Oak Ridge Boys bass singer Richard Sterban still gets a kick out of being the 'oom poppa, mow mow' guy

Photos provided The Oak Ridge Boys are celebrating the 40th anniversary of their hit song, "Elvira." Richard Sterban, far right, spoke with the News Press about the song's history and what's coming up for the band this summer. 

As far as earworms go, they don’t get much more catchy than “Elvira” by the Oak Ridge Boys. People’s hearts have been on fire for the tune since 1981, and the song is now being celebrated this year for its 40th anniversary.

The Oak Ridge Boys -- Elvira

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“Elvira” was originally written in 1966 by Dallas Frazier, who had a hit on it himself, but it became a staple of country music and music in general in 1981. Richard Sterban, the bass singer for the Oak Ridge Boys, is perhaps best known for his line of “oom poppa, oom poppa, mow mow.” Sterban was also a backup singer for Elvis Presley at one point in time.

Sterban said Frazier was initially inspired by a street sign in Nashville that read “Elvira,” which paired well with the words “my heart’s on fire,” and the origins of the song were born. Sterban said his famous line even derives from the bumpiness of the street due to the potholes.

Sterban said the first time he heard “Elvira,” he was with the other members of the Oak Ridge Boys – Duane Allen, William Lee Golden and Joe Bonsall – and their record producer, Ron Chancey, while listening to various songs for an upcoming project. Sterban said the first time they heard the song they all thought it was the song they had been searching for.

“A few weeks later, maybe even a few days later actually, we went into the recording studio and we started working on this album,” Sterban told the News Press. “And I remember when we recorded 'Elvira,' first of all, the song went down very easily. We got it in two or three takes. And I remember everybody in the studio was really smiling.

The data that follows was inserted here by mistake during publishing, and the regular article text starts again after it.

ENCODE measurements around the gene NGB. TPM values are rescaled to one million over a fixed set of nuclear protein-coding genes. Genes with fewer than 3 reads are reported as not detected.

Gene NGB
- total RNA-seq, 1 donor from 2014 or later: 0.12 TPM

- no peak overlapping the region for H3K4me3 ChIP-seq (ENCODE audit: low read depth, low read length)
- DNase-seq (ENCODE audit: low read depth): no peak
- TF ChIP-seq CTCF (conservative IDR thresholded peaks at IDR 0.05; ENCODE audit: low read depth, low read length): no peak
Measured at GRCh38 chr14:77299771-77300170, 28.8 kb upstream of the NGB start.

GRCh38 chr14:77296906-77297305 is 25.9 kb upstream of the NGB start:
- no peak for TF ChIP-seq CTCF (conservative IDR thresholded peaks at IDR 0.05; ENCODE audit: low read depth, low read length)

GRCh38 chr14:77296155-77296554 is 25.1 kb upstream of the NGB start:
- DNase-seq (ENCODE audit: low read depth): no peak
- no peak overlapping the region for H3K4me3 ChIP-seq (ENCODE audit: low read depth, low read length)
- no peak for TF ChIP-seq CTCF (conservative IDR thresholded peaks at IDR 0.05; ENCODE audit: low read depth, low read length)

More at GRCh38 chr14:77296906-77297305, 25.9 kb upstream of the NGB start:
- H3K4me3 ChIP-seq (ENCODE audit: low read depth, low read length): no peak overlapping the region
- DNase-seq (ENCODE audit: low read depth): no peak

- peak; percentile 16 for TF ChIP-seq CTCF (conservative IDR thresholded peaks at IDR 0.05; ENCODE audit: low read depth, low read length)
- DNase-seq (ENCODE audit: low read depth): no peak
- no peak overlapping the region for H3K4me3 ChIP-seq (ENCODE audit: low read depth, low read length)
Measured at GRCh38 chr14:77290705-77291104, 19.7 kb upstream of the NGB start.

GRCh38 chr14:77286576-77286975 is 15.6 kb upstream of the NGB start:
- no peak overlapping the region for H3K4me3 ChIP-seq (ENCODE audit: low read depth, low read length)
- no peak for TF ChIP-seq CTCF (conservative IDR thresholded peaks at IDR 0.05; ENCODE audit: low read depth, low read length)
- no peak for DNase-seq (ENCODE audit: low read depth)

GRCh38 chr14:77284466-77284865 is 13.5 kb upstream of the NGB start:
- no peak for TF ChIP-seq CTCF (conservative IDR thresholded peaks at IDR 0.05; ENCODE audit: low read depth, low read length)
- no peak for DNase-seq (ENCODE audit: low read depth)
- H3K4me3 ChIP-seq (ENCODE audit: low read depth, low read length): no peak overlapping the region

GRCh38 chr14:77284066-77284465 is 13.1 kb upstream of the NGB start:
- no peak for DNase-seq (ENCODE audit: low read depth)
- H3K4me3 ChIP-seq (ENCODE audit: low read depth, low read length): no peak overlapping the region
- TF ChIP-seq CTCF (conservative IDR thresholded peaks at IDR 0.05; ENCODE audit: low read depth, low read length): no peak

At George H.W. Bush's funeral, the Oak Ridge Boys reminisced about how the former president fancied himself quite the bass singer, then laughed lovingly about the fact that he wasn't.

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“I remember the musicians had big smiles on their faces and everybody was having fun playing the song. And it felt like it was a hit record. We felt that day that we had something special on our hands.”

Sterban said the thing that sticks out in his mind the most was a moment during a show in Spokane, Washington, when the song proved to be a hit. Sterban said in the middle of the show, without saying anything, the Oaks decided to try a few of their new songs for their upcoming album, which included “Elvira.” He said the song garnered encores before the entirety of the show had even been performed.

“When we played ‘Elvira’ that day, the audience just went crazy. I don’t ever remember seeing a reaction from an audience in regards to a song than how they reacted to ‘Elvira’ that day,” Sterban said. “It was unbelievable. We had to encore the song several times right there in the middle of the show. People would not quit applauding, people would not quit clapping. At the end of the show, we played ‘Elvira’ again and we had an encore again at the end of the show.”

Sterban said the group was very adamant to get the song on the airwaves and thus resulted in one of the largest single-selling records ever recorded in Nashville. He said it is a special song and even 40 years on, it is a song that makes the audience go crazy.